Protection against fire of battery energy storage systems for use in dwellings

New British Standard for Protection against fire of Battery energy Storage systems for use in dwellings

A new British Standard for the fire safety of home battery storage installations, which came into force on the 31st March 2024, will have significant impact on how and where new home batteries are installed.

The new standard PAS 63100:2024 is available as free download from the British Standards Institute.

Home Batteries

Home Electrical Energy (Battery) storage has formed a key part of many of the recent solar photovoltaic (PV) applications that come through the Zero Chippenham Community Solar Discount scheme. Recent falls in the cost of battery technology coupled with the significant rise in energy costs two years ago has also seen a growing interest in standalone ‘AC’ battery installations or retrofit batteries to existing installations. The change in VAT regulations in February 2024 to zero rate standalone and retrofit battery storage installations was a welcome change.

It has been common in some instances where space is at a premium to install batteries in loft spaces or under stairs in houses.

These new regulations change that significantly and introduces the basic premise that the best place for storage batteries is outside dwellings and away from habitable rooms. Where it is not practicable to locate batteries outdoors some basic requirements are provided for locations containing storage batteries, based on the principles that:

  • batteries are separated from habitable rooms, and means of escape for inhabitants, by suitable fire compartmentation
  • Fire detection is provided for battery location, interlinked to a fire alarm system to warn inhabitants of a detected fire; and
  • means for escape for inhabitants are not inhibited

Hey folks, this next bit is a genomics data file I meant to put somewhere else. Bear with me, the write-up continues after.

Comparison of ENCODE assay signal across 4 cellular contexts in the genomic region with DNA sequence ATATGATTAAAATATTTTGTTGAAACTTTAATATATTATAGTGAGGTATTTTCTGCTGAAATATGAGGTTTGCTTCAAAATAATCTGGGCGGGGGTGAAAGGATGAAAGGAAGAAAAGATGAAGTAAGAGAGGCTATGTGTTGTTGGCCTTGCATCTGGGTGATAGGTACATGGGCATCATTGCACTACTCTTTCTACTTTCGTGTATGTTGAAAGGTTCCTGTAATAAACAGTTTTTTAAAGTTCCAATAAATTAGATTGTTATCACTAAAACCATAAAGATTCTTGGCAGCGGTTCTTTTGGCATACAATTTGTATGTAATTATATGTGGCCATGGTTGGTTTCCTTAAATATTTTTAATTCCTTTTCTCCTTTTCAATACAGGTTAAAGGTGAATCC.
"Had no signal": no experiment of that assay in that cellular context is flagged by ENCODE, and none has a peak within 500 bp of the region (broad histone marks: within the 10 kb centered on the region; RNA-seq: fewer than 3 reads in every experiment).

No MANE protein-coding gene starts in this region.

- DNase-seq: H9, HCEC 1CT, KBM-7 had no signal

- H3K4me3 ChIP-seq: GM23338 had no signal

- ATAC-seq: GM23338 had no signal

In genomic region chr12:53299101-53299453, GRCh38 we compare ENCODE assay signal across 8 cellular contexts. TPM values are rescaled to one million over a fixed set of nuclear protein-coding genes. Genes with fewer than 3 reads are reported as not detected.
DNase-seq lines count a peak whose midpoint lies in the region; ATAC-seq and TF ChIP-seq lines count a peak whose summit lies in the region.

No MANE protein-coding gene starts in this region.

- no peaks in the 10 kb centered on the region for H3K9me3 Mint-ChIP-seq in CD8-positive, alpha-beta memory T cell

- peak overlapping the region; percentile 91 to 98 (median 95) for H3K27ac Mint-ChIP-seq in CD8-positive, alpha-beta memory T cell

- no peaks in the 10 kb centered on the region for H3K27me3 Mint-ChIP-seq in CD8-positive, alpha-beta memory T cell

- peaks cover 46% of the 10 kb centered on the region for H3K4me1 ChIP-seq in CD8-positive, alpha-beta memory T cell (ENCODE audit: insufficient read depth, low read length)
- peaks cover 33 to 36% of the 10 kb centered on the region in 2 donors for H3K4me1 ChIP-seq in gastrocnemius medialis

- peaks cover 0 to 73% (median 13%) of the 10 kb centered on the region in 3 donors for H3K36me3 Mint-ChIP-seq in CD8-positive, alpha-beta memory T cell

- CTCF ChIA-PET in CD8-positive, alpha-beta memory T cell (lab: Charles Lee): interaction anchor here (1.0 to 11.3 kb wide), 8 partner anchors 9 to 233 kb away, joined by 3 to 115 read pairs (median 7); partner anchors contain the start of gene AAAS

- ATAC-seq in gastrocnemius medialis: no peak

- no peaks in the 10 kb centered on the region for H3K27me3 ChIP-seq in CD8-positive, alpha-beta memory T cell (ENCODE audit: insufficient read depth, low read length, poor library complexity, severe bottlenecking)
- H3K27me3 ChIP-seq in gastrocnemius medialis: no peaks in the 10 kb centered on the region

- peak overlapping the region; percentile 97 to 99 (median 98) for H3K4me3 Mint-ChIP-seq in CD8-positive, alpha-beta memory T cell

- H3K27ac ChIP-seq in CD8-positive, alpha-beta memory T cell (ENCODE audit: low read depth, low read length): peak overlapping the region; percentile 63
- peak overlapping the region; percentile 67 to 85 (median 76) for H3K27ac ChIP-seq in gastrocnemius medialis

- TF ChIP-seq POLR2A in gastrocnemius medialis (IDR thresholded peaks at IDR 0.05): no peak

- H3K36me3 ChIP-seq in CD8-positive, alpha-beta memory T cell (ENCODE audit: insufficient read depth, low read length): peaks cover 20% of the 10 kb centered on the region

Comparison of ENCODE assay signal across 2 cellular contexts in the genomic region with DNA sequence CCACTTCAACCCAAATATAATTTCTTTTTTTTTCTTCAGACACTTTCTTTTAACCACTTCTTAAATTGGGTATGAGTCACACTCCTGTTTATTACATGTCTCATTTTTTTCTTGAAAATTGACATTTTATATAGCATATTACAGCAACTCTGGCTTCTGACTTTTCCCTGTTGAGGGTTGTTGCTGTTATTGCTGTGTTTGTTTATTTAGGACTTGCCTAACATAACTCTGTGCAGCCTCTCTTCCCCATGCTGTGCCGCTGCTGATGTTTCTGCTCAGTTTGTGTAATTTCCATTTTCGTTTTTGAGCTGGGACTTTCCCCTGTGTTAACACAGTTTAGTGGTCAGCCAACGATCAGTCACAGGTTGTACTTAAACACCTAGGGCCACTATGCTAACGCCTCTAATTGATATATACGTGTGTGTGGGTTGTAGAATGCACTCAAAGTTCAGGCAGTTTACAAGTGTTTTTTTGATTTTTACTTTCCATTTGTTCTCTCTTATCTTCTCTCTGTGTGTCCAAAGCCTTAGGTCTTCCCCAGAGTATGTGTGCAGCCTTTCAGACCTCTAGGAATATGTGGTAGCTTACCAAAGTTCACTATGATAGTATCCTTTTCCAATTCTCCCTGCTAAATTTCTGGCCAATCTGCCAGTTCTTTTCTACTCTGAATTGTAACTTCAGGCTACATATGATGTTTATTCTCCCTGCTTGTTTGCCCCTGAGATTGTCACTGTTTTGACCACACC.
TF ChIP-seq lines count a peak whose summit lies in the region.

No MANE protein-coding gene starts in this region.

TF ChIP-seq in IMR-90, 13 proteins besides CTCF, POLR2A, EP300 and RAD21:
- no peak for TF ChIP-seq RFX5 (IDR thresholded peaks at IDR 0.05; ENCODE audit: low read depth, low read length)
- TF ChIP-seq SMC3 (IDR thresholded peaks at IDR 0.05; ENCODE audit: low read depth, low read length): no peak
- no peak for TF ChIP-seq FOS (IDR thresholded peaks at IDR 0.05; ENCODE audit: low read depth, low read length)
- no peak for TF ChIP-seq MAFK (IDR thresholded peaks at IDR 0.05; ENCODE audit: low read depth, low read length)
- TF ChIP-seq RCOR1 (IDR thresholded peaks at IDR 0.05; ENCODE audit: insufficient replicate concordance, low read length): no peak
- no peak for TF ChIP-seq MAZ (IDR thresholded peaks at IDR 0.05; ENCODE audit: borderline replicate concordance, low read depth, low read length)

It should be noted that fires from domestic home energy storage batteries are extremely rare. Most Home  energy batteries use Lithium Iron Phosphate technology (LiFePO4). Whilst this technology makes for a heavier battery, it is known to be very safe and does not catch fire under any normal circumstances.

Under the new standard, batteries shall not be installed in any of the following locations:

  • rooms in which persons are intended to sleep
  • routes used as a means of escape that are not defined as protected escape routes including landings, staircases and corridors
  • corridors, shafts, stairs or lobbies or protected escape routes
  • firefighting lobbies or staircases
  • storage cupboards, enclosures or spaces opening into rooms which persons are intended to sleep;
  • outdoors within 1m of escape routes, doors, windows, or ventilation ports
  • voids, roof spaces or lofts
  • within 2m of stored flammable materials and fuel storage tanks or cylinders; and
  • cellars or basements that have no access to the outside of the building

There are a number of additional requirements that can be read in the standard.


The new standard also covers Power Conversion Equipment (PCE). Specifically Inverters and converters.

Where an inverter is placed in an infrequently accessed location such as a loft space, a smoke detection or alarm system must now be installed.

What if I already have a battery or inverter installed in these locations?

The new standard came in to force on the 31st March 2024 and does not retrospectively apply to installations before that date.

You may however wish to read the standard in detail and consider whether any changes to your own installation are appropriate given the requirements of the new standard. For example if you have a battery installed in your loft perhaps you might want to retrospectively install a fire detection system?

I hope this update is helpful.